I can confirm what others are saying, using temporary containers with the default settings left me with hundreds of containers to clean up.
I don't remember what the default settings are, but I do remember changing a fair number of them (and they are numerous). Definitely not the most friendly tool to casual use. But when fully configured, it is my second favorite addon (behind uMatrix).
I have the same problem (which supposedly does not happen to all users of that extension). I fix it by running this script once a month (it deletes the temporary containers from the containers.json file):

    import json

    with open('containers.json.bac') as f:
        s = f.read()
        j = json.loads(s)
        ids = [i for i in j['identities'] if not i['name'].startswith('tmp')]
        print(len(j['identities']), len(ids))
        j['identities'] = ids
        with open('containers.json', 'w') as wf:
You can reset your sync data for any extension in Firefox.

Just go to about:debugging, click on "This Firefox", locate the extension and click the "Inspect" button. In the case of MAC this should lead you to about:devtools-toolbox?type=extension&id=%40testpilot-containers

In the devtools that open you need to go to the Console tab and run this command:

  await browser.storage.sync.clear()
If you want to see the data before you delete it, you can show it with this command:

  await browser.storage.sync.get()
The only passable workaround is to enable "Reuse available numbers" for container numbering setting.

At least this way yo won't end up with unusable FF because of the thousands of undeletable temporary containers.

Huh, I have not experienced this issue, but there seem to be mixed reports in these comments. The numbers continue to count up (this is also configurable), but the containers are actually deleted.
I had the same issue and uninstalled both.

I used to delete manually each container when this happened, through about:preferences container manager, but now there is no more this in Preferences and to remove containers through the Multi-Container extension isn't the best thing.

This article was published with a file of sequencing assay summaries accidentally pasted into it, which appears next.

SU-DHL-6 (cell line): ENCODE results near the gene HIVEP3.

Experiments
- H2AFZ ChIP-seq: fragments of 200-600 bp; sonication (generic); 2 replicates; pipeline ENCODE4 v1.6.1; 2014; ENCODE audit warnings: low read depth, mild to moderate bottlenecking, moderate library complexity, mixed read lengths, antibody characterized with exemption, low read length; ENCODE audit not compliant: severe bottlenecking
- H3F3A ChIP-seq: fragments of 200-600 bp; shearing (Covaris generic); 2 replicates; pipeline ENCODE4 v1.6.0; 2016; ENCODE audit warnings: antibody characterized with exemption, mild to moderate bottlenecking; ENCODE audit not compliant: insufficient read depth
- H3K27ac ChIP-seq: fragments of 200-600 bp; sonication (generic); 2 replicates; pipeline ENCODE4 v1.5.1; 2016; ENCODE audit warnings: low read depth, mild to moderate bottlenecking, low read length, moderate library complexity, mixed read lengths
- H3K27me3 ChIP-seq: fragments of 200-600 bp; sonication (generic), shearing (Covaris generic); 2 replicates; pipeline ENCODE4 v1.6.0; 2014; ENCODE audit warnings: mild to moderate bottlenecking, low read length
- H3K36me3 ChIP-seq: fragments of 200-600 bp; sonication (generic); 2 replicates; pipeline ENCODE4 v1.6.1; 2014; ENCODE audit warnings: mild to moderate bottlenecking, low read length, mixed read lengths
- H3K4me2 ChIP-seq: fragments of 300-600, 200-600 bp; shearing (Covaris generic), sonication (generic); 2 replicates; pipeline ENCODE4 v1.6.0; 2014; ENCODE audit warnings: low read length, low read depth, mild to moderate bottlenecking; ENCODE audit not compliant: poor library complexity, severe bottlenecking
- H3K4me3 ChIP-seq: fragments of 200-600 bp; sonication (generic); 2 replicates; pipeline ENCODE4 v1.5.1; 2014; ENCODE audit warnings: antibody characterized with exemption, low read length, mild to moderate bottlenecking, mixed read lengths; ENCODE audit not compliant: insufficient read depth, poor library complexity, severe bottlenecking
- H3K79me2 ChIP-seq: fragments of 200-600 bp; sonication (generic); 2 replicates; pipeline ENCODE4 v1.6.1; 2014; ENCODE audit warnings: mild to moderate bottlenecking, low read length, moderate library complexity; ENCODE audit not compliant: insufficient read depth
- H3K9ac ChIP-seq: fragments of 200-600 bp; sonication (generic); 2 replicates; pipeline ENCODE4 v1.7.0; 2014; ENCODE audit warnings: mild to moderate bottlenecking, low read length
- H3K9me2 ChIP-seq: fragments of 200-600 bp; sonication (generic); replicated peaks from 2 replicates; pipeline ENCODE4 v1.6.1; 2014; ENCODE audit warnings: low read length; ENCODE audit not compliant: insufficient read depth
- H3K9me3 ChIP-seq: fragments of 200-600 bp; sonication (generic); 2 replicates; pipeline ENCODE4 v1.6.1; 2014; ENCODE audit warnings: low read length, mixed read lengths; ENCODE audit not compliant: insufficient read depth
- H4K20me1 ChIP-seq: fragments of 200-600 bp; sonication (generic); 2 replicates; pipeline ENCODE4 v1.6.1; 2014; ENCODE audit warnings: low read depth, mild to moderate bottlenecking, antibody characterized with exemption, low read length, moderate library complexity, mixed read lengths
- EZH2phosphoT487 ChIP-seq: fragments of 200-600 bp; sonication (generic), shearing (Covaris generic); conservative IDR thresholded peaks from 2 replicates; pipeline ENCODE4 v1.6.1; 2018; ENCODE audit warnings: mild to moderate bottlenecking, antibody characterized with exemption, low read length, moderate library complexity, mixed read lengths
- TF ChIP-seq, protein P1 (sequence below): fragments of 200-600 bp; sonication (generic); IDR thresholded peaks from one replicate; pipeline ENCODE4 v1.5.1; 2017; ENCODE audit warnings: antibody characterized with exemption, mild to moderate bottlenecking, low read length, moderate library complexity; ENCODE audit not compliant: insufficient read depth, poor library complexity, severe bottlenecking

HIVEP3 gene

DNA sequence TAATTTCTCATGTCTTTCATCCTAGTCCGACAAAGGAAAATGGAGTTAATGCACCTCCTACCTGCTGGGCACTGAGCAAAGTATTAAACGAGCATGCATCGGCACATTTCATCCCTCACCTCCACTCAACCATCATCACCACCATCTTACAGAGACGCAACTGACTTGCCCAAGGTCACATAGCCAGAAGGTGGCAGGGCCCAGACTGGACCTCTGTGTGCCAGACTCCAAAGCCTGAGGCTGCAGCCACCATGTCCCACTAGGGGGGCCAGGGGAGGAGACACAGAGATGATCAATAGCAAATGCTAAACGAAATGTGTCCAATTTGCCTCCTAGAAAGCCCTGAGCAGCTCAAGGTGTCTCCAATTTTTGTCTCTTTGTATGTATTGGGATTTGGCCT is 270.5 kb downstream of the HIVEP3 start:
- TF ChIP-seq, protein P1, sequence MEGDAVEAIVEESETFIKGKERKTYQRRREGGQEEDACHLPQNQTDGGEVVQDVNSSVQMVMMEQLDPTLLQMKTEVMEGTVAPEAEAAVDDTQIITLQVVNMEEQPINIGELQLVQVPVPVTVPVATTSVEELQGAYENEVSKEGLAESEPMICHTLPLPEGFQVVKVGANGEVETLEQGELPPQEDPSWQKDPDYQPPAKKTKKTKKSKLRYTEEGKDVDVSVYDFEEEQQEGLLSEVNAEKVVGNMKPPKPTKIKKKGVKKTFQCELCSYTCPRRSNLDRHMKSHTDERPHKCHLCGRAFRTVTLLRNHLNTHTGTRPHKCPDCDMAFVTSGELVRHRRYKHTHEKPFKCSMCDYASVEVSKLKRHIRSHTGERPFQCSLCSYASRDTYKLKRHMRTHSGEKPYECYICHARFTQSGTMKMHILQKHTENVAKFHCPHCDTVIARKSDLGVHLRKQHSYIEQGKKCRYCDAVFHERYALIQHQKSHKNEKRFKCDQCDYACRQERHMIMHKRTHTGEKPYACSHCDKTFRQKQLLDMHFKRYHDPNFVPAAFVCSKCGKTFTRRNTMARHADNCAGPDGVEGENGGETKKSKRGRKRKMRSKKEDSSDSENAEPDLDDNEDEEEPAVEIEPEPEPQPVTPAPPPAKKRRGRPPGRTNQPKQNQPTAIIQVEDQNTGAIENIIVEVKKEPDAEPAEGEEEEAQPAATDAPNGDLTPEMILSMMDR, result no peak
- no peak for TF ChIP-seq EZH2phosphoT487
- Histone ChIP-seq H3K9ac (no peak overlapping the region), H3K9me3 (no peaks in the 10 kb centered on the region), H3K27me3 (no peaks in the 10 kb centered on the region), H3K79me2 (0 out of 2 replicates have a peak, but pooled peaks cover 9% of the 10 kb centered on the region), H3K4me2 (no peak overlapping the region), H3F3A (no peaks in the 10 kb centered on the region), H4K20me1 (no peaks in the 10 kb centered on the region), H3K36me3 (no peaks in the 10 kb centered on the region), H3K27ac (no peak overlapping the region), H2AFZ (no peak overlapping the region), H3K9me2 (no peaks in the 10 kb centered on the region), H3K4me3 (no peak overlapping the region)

Tried do that by editing some files too but the hundreds os containers keep reappearing after few days, or on new installations.

You can make all of these yourself as long as you've got the Temporary Containers add-on installed. I don't see the benefit of installing four addons for this purpose, as the security risk of third-party addon vendors surely outweighs the convenience of a pre-configured container.
Has temporary containers gotten the feature to drop the container when leaving the target sites? That's the main difference for me.

If I'm in FB Messenger and click an external link I don't want that link to be opened in the FB container.

I use per-domain isolation, so I don't run into this issue.

However, I need 2 manual persistent containers for sites that are broken with per-domain isolation (Gmail and Outlook 365). Both visit many different domains after login. Within those containers, I need to be careful not to click on external links, but to open them in a new temporary container.

Is it possible to have each domain open in a persistent container? It looks like Temporary Containers uses a new one each time a site is visited. Containerise, on the other hand, seems to need to know about each domain in advance.
I use persistent containers based on domain. Works brilliantly.
With what addon?
I only use the official "Firefox Multi-Account Containers" (on this browser).

It gives me a menu with choices like "Reopen This Site in..." and "Always Open This Site in..." as well as options to open a new tab in any of the permanent containers or even open new ones.

Tip: if anyone gets confused by a page popping up, saying something like "You asked me to always open this site in, do you still want to " a typical explanation for me was I had set at site to open in a specific container but as part of login procedure it would access another domain for sso, trigger "Always Open This Site in..." for that domain and get confused.

Now that you know this you should probably be able to either avoid it completely by being specific about subdomains or something.

It is not a big thing, just a heads up so nobody gets confused.

The issue with this was using multiple Google identities. The Google Container Extension would want to open any other Google sites in the same container.

I wanted to keep the soccer club administrator, school website, etc. Google identities separate and distinct.

Perhaps things have changed and this isn't an issue anymore. What I did was create an identity (soccer, PTA) for each gmail account and set defaults for google.com, YouTube.com, etc.

Having MTTSCPresident@gmail.com is really nice for being able to give someone else the password and let them take over the account when your term is done.

I am hard pressed to think of any other website in the 25 year history of the WWW that was so abusive of its users that web browsers had to start inventing features to protect user from it.